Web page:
This post originally appeared on the Bandzoogle Blog.
HFA provides rights management, licensing and royalty services for the music industry. With over 46,000 music publishing clients, HFA issues the largest number of licenses for the use of music in both physical and digital distribution formats. HFA also serves the D.I.Y. market with Songfile®, the company’s fast and easy online licensing tool.
Q: So let’s start from the beginning. What does HFA do?
HFA represents publishing companies for mechanical licenses in the U.S. A mechanical license grants the right to reproduce a copyrighted musical composition on CDs, records, tapes, and certain digital configurations like digital downloads.
HFA’s services include issuing licenses and collecting and distributing royalties on behalf of its music publishers. HFA also makes sure that publishers are properly paid for the uses of their copyrighted musical compositions.
Q: What is Songfile and why was it created?
HFA’s online mechanical licensing tool, Songfile, was created to cater to the DIY market. A mechanical license is required when an artist wants to record and distribute a song he or she did not write. Songfile makes it easy for artists to obtain the proper mechanical licenses to release these cover songs in physical or digital formats.
Q: Are there fees associated with using Songfile?
Royalties for mechanical licenses obtained through Songfile are set at the current statutory rate plus an HFA processing fee.
Q: What formats can licenses be obtained for?
Users can obtain mechanical licenses for physical releases, such as CDs, cassettes, or LPs, as well as digital formats such as digital downloads, ringtones, and certain types of interactive streams.
Q: Are there any minimum/maximum reproductions for licenses?
For physical releases, digital downloads and ringtones, Songfile can be used to get mechanical licenses for up to 2,500 units. Songfile can also be used to license up to 10,0000 interactive streams.
If a user needs licenses for more than 2,500 units, we suggest setting up a Licensee Account with HFA. More information can be found on that here.
Q: Is there a set price for licenses, or do they vary?
The cost to use the Songfile service is $16 per song (plus the statutory mechanical rates). If a user licenses more than 5 songs in one transaction, the processing fee is reduced to $14 for each additional song (i.e. for songs 6 and up).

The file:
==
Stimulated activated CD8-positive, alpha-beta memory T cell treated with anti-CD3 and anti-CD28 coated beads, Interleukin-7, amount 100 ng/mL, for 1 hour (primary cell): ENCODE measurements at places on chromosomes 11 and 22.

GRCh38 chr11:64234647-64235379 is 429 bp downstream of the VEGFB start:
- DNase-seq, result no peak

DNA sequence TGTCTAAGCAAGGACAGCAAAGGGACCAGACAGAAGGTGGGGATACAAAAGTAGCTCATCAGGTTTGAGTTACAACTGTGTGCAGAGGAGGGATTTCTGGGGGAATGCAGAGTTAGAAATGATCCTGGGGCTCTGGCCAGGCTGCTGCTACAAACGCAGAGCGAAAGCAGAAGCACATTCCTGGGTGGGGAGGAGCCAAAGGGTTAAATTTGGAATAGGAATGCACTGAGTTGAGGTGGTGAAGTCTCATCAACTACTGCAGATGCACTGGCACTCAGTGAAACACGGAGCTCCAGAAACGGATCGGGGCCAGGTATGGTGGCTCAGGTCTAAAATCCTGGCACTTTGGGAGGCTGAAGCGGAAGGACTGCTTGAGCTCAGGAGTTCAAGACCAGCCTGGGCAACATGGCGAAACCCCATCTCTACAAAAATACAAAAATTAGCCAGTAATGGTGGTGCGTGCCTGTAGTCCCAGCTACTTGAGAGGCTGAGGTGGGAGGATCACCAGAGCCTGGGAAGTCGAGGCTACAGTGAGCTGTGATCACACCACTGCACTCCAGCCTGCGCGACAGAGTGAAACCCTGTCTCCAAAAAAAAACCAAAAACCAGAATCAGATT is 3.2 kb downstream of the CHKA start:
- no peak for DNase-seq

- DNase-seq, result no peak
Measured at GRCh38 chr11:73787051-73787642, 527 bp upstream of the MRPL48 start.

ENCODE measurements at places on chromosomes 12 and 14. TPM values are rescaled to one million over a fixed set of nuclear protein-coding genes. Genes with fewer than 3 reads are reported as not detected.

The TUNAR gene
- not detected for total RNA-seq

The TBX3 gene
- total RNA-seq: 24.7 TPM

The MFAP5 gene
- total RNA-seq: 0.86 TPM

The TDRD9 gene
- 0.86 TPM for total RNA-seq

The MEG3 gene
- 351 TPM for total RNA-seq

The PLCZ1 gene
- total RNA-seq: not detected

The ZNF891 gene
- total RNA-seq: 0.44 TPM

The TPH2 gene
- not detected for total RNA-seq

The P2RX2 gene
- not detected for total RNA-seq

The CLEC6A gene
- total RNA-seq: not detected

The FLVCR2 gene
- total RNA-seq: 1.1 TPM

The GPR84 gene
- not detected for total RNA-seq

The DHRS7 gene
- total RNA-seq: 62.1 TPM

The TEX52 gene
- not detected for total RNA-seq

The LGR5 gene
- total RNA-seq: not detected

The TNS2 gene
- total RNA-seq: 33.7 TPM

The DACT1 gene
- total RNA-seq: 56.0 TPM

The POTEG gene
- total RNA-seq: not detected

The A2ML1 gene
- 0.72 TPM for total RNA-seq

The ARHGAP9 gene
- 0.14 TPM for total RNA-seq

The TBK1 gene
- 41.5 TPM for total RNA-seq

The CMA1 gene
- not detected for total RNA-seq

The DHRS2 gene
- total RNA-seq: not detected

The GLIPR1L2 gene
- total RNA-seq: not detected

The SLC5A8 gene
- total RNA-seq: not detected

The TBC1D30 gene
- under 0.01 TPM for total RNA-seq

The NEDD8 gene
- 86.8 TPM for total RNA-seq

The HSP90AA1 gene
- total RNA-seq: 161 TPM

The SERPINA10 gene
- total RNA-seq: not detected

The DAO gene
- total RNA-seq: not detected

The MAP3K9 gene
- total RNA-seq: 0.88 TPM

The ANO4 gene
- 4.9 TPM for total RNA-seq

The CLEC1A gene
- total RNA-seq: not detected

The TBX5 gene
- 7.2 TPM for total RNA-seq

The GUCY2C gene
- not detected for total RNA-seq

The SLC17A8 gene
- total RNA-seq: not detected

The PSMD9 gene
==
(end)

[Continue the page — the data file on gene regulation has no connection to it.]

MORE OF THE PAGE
The statutory rate is set by section 115 of the U.S. Copyright Act. The current statutory mechanical royalty rate for physical recordings and permanent digital downloads is 9.1 cents for recordings of a song 5 minutes or less, and 1.75 cents per minute or fraction thereof for those over 5 minutes. You can find more information here. You can also check out our online mechanical royalty calculator.
Q: Are any other licenses needed to release a cover song?
If an artist is releasing a straight cover song (a version of a composition that he or she did not write) in one of the formats listed above only a mechanical license is needed.
Q: Do artists still need to obtain licenses if they are not going to sell the recording of the song(s)?
Unless an artist is creating a recording covered under the fair use section of the U.S. Copyright Act, he or she needs to obtain a license for recordings regardless of whether he or she is selling them. It can be kind of a gray area, so we advocate artists licensing their cover songs even if they’re not intended for profit. If artists don’t obtain licenses, the original songwriter(s) won’t be paid.
Q: Are the licenses immediately available, or is there a processing delay when using Songfile?
Licenses purchased through Songfile are available in 24 hours or less. Most are processed in as little as 10 minutes!
Q: Which territories are covered by licenses obtained through Songfile?
Different countries have different mechanical licensing laws. Songfile mechanical licenses are only valid for uses manufactured and distributed in the U.S. and its territories.
For more information about HFA visit harryfox.com and you can find them on Facebook and Twitter.
Hypebot contributing writer Dave Cool is Director of Artist Relations for musician website & marketing platform Bandzoogle. Twitter: @Bandzoogle | @dave_cool